It is amazing to me that you almost put me to the point where it looks like I am defending anti-Semitism. I acknowledge that the Gospels have some anti-Jewish remarks. Especially john. Yet the writers were Jews so that should be considered. Clearly Jesus had problems with all the religious leaders at the time. I don't really think Josephus paints a pretty picture of the Pharisees. He describes their power and politics. But there is not much admiration there. 

But what I object about your responses is that you give an opinion all the time. Without giving the words and reasoning on ancient texts and writers. 

Well, yes, Bill, I think that you repeatedly employ a rhrtoical trope that is implictly anti-Semitic. I do not think that that means you are anti-Semitic; I think that it means that when you talk about Pharisees, you are demonstrating carelessness and an unwillingness to critique your own approach. And that's what's at issue: your rhetorical use of the material, contemporary Christians' use of the material. The originators of the material had their own context: you do not share it, and you cannot use their rhetoric without considering its wider implications.

And, seriously, you know how to internet, Bill. I have no intention of quoting blocks of primary source material here. You are obviously capable of locating the material from Josephus. he point is not that any of these texts are unreservedly enthusiastic about the Pharisees (though the Mishnaic material basically is); the point is that the material should quite handily destabilize any uncritical reliance on the gospel account as , well, the gospel truth.

As an addendum (and final note), let me just toss this out as a take-away: Using "pharisee" as a synonym for religious hypocrite is something that Christians do constantly, and it is really irritating. Think about updating your bag of tricks.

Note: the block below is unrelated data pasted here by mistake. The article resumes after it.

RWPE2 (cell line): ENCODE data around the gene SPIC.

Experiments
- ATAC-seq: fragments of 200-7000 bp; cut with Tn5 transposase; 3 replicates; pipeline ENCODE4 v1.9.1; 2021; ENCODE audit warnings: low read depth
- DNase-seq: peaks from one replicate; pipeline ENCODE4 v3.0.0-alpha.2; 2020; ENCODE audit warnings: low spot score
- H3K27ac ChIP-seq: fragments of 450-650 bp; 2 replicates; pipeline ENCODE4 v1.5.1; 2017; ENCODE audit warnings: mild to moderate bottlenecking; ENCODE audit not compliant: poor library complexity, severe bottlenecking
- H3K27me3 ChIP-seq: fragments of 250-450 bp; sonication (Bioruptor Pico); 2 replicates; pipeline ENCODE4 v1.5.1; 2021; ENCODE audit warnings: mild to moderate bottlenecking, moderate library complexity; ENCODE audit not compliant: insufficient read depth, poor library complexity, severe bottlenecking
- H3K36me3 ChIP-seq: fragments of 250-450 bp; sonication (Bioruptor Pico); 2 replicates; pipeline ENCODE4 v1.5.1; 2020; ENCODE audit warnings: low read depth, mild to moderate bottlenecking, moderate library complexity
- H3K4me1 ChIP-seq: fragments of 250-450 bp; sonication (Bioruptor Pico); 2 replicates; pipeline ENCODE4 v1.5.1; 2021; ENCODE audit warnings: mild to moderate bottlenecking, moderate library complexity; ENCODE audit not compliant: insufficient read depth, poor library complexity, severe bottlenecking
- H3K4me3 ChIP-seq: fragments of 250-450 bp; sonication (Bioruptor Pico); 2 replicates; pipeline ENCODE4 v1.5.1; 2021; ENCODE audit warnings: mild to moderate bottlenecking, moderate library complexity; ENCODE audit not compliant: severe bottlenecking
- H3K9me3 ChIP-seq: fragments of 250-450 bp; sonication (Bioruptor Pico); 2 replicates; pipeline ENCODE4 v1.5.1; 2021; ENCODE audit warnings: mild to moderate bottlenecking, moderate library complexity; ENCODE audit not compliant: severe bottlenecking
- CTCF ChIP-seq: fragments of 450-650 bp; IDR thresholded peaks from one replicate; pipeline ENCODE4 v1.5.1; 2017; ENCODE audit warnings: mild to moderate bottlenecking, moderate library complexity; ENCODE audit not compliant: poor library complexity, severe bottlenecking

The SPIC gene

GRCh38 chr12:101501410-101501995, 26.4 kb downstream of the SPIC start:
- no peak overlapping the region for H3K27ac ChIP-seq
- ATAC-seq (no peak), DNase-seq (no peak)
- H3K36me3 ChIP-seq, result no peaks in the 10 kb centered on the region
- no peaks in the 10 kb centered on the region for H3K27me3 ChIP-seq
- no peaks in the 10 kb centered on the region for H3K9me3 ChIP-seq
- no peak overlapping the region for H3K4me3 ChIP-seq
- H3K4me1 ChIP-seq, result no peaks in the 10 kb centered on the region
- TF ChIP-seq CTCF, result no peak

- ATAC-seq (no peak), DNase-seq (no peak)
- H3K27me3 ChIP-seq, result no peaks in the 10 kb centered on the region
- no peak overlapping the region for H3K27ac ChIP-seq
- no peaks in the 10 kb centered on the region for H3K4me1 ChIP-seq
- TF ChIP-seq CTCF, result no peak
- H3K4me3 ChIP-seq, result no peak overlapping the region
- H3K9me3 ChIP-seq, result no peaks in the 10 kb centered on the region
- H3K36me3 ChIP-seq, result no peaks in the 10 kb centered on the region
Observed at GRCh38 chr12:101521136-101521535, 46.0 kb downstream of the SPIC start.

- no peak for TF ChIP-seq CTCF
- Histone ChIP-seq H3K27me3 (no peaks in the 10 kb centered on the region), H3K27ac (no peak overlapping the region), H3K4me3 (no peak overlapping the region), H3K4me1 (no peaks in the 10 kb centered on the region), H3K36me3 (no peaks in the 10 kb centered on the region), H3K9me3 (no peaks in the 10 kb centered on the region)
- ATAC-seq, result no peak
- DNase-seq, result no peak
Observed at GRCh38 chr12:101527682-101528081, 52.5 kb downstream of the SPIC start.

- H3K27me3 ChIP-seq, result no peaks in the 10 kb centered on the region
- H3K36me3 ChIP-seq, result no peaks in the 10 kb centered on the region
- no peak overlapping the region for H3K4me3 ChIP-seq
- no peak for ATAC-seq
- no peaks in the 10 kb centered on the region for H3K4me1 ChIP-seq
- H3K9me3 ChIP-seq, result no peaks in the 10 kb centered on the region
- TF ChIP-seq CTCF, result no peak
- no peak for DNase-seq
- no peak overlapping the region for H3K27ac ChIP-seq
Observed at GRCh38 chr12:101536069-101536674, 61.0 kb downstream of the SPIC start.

Abe, still your opinion without any backup." What you gratuitously assert I gratuitously deny." You do not add to the coversation. You stop it because you are dismissive instead of dialoguing. It looks like I know what is in Josephus. While for you it is hearsay. Because you are lazy, without facts, I am "good at internet."  All you have is opinion---that is a bag of tricks. You did not read any of the articles in Commonweal. You chose to be superficial about the use of the "Pharisee" as if your opnion is true. The articles were reasoned and well referenced. Your words were like something from the corner bar. Until you can come up with facts you cannot be taken seriously. . You wrote: " I do not think that you will do any of this reading,.." The facts are that I did the reading while you did not. That is hubris.

Is this to be the whole conversation about the entire complex of issues raised in the set of articles in the current edition of Commonweal?  I found them very challenging, and am hoping for some illuminating discussions from people better trained than I to help me understand how a sinful man in the 21st Century should adress the theological and social issues between Christians and Jews.

On the other hand, maybe the heat of the argument over a single point, indeed over whether such a single point is significant, beautifully illustrates that, and why, there remain such probelms.  We have only language with which to express our understandings and beliefs.

Mark L.

The irony is that the gospels give us substantially more facts about the Pharisees than Josephus does.

Mark L,